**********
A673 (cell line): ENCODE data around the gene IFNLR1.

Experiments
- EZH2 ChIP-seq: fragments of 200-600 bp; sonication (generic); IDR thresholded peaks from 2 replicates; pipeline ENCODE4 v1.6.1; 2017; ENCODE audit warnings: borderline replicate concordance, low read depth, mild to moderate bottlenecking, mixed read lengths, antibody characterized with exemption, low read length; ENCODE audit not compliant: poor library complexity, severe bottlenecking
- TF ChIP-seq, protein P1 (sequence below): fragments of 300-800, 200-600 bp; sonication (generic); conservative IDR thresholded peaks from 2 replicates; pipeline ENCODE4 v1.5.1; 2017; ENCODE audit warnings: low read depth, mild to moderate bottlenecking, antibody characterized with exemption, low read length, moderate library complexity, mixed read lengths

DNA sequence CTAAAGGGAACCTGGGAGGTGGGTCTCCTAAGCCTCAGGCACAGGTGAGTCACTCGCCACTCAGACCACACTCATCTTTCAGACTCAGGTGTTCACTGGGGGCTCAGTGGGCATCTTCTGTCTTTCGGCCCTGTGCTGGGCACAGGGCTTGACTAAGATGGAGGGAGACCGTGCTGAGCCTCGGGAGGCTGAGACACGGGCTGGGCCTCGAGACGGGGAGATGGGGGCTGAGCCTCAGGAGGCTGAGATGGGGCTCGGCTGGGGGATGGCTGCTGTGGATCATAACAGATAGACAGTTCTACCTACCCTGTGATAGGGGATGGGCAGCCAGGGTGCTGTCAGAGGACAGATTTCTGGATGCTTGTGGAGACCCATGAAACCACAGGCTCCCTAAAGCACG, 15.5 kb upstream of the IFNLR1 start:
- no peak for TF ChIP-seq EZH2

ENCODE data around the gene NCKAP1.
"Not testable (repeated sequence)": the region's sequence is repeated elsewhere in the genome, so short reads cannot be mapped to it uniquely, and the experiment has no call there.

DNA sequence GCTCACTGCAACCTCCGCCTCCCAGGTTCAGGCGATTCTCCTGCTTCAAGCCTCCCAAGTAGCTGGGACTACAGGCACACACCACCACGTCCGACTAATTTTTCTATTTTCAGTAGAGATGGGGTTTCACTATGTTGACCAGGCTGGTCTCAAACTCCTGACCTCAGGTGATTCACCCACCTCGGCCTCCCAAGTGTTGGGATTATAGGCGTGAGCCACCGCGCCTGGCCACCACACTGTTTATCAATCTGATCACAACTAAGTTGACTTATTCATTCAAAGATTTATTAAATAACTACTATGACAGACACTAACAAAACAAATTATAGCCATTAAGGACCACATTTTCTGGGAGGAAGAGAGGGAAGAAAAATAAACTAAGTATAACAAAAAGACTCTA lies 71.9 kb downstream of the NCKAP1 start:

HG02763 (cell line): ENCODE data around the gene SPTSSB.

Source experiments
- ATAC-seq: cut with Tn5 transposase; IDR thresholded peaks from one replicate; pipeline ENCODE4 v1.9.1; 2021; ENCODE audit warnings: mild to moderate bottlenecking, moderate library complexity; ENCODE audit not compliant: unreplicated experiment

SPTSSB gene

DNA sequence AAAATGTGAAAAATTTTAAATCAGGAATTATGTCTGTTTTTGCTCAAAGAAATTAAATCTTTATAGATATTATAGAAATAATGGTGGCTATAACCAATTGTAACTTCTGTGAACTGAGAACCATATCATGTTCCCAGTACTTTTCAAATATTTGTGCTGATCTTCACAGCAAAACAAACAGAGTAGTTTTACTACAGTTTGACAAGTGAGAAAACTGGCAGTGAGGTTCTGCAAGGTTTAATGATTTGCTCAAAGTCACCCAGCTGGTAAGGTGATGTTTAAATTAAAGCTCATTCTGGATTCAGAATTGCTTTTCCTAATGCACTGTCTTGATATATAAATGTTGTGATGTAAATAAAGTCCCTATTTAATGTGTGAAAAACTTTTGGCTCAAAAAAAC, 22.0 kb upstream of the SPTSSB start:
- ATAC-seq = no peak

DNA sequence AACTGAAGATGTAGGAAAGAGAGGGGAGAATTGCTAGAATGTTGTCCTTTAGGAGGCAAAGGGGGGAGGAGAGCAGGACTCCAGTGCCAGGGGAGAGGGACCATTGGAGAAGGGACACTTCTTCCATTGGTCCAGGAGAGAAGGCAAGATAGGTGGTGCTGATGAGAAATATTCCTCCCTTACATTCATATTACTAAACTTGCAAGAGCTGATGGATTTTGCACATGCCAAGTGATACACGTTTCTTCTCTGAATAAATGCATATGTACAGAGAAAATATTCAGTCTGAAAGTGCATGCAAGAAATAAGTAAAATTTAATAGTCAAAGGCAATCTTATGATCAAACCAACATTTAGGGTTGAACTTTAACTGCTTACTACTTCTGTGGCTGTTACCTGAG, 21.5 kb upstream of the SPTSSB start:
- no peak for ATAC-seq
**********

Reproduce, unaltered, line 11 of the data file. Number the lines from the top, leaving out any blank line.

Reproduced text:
Source experiments